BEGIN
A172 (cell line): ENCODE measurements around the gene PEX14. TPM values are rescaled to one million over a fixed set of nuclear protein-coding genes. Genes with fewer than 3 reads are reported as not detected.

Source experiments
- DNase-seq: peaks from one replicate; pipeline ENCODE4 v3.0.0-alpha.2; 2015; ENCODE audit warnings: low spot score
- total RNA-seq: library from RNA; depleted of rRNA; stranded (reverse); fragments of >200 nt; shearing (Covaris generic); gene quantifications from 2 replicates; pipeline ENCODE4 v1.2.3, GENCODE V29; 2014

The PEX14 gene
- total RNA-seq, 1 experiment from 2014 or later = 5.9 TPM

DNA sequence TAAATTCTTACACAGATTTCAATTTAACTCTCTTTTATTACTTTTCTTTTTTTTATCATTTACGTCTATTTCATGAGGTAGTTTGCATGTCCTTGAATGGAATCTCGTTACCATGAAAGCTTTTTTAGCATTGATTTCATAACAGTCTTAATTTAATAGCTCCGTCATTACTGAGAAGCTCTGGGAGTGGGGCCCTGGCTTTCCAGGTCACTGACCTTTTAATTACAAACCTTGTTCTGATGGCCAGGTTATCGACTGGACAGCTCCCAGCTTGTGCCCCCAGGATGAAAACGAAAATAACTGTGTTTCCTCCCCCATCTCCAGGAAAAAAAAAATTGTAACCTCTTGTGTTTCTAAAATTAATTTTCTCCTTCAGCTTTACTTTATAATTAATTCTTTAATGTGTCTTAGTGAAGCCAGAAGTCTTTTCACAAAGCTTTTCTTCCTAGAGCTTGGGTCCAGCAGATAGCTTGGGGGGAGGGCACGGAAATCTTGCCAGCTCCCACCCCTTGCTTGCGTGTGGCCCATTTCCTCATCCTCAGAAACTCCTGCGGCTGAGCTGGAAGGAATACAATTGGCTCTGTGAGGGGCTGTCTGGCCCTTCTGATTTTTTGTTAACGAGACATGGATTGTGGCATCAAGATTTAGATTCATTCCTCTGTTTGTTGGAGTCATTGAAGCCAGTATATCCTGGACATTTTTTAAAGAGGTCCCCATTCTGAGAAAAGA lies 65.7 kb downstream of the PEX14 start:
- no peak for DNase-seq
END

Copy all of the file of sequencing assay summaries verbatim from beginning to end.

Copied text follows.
A172 (cell line): ENCODE measurements around the gene PEX14. TPM values are rescaled to one million over a fixed set of nuclear protein-coding genes. Genes with fewer than 3 reads are reported as not detected.

Source experiments
- DNase-seq: peaks from one replicate; pipeline ENCODE4 v3.0.0-alpha.2; 2015; ENCODE audit warnings: low spot score
- total RNA-seq: library from RNA; depleted of rRNA; stranded (reverse); fragments of >200 nt; shearing (Covaris generic); gene quantifications from 2 replicates; pipeline ENCODE4 v1.2.3, GENCODE V29; 2014

The PEX14 gene
- total RNA-seq, 1 experiment from 2014 or later = 5.9 TPM

DNA sequence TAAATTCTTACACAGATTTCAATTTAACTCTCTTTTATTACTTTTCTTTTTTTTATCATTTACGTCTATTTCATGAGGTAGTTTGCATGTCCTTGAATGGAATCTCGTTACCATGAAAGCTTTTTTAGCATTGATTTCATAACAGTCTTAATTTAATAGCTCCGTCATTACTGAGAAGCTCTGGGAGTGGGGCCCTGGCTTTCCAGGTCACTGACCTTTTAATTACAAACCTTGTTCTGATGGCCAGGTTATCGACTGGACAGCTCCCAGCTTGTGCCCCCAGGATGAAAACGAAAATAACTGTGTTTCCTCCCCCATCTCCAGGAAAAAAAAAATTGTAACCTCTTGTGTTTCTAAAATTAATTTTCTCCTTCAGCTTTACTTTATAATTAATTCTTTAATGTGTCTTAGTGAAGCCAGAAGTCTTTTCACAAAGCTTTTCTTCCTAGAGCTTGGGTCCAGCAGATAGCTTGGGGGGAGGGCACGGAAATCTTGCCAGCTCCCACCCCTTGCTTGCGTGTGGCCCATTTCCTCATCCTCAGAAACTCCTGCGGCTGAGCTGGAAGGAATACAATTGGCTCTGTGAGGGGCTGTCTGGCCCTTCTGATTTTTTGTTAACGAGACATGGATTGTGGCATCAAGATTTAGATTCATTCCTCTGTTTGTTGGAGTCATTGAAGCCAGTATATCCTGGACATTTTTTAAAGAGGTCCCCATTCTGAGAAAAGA lies 65.7 kb downstream of the PEX14 start:
- no peak for DNase-seq